Spirited work: Brilliant liquor label designs

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99designs does not recommend drunk designing. However, we are absolutely blown away by the caliber of liquor label design found on the world’s shelves.  To conclude our series on beverage label design (earlier, we looked at beer and wine), we’ll jump into the most impressive category yet: spirits.

Why do liqueur and liquor label designs make for such a creative hot spot? Our theory is that many average consumers wouldn’t be able to tell the difference between one mid-range vodka and another based on taste alone, so label designs become a distinguishing factor and deal maker.

Absolut Vodka‘s standard label uses a simple, strong and elegant juxtaposition of script and bold sans-serif typeface, which allows for lots of freedom. Their city series includes great illustrations, and in a bold and genius limited edition, they go totally bare. “In an absolut world, there are no labels,” it reads.

Then, among the super high-tier limited editions, bottles become more a collector’s item than just a beverage. In both situations, excellent design is key. Let’s take a look at some other winning approaches.

1. Old school

Many of the world’s most famous liqueurs became prominent around the turn of the 20th century, when American and European bar and cocktail culture was raging. Hence, the design influences of the times – Art Nouveau and Art Deco – are permanently stamped on liqueur label design.

The strong, almost architectural design style seen in St. Germaine and Cointreau are classic examples of early 20th century styles.

2. Illustration

Many spirits opt for ornate, highly illustrated designs to indicate luxury status. These bottles are not just for holding liquor; they can be proudly displayed in the home and on the bar.

Kraken rum and Peat Monster scotch both have beautifully illustrated labels. The bottles for Michelberger Booze Company (below) take a colorful, psychedelic approach.

3. Background and foreground

Another common and highly effective bottle design choice is to have a patterned or lightly illustrated background with a strong, clean label for the foreground.

10 Cane Rum‘s label is excellent – an intricate, monochromatic background illustration with an eye-catching orange sticker in front. Flora&Fauna scotch makes a similar move in all black and white, with its label by Dan Hinde.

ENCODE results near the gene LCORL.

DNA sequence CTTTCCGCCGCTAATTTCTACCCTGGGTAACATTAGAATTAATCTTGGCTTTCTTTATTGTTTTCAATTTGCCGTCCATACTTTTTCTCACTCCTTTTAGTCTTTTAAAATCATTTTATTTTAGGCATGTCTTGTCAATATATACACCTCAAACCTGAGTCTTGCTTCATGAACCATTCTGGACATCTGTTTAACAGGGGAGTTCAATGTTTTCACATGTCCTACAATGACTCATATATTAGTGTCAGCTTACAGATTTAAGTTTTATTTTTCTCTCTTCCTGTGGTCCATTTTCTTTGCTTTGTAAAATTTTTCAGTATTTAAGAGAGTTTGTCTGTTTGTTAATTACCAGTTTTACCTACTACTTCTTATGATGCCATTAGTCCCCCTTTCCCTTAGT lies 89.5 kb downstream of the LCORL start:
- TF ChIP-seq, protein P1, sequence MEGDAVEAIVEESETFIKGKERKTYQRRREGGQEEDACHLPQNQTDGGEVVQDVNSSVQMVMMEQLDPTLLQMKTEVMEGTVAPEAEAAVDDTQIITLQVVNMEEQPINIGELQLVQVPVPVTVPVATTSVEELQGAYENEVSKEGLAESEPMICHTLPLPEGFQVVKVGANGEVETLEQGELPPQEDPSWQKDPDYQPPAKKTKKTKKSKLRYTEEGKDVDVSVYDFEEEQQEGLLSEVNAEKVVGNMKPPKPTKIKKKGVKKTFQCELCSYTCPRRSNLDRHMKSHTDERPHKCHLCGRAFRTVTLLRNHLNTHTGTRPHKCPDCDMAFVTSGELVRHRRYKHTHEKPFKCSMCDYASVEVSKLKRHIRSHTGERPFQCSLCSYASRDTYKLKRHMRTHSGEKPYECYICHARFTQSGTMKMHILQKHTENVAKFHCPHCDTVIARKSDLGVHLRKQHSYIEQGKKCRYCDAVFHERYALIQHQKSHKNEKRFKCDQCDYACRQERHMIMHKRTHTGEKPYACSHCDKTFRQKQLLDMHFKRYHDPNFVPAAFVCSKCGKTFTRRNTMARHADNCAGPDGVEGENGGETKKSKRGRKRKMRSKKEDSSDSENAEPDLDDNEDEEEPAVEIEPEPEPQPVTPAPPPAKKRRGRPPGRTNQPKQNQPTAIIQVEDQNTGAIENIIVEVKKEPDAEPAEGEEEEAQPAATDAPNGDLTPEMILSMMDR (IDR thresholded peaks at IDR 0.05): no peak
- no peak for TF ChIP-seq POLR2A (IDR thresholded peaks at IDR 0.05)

Lovejoy plays with  patterns, as you can see in the two variations below.

Liquor label design: Lovejoy

4. Minimal

A clean, minimal design that emphasizes typeface or composition is never a bad idea. This is true across the board and liquor labels are certainly no exception.

Alacrán mezcal’s logo by Sociedad Anónima, placed on an opaque white bottle, is an intriguing and brilliant choice for the spirit. Blossa Glögg‘s vibrant bottle, also opaque, is a great example of austere typeface paired with playful design.

Liquor label design: Silk

R1 Whiskey shows that just a small band, artfully done, will suffice in catching a consumer’s eye. Milk is actually a wine bottle, designed by Emily Hale… but that typeface? We just could not say no to that.

5. From the 99designs’ community

99designers have produced some seriously awesome spirit label designs that could keep pace with any of the above. Check ‘em out:

Hollywood Dinner Club

This design for Hollywood Dinner Club, by SchmeelyBug, is tastefully ornate.

Walla Walla Gin

TokageCreative‘s design for Walla Walla gin takes on the not-so-easy task of marketing a gin to women, and does a great job with it.

Green Acres Vodka

The design for Green Acres vodka, by 1302, utilizes the background and foreground method with smart typeface.

Skittfiske Aquavit

Skittfiske aquavit, by Xebeche, integrates minimalism with a touch of illustration.

Egoist Vodka

Designs for Egoist vodka, by mrcha (right) and TTOM (left). Minimalism at its finest.

Do you have a favorite liquor label design? Share it in the comments!

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Alex contributes from New York City on topics ranging from branding and typography to the history of design.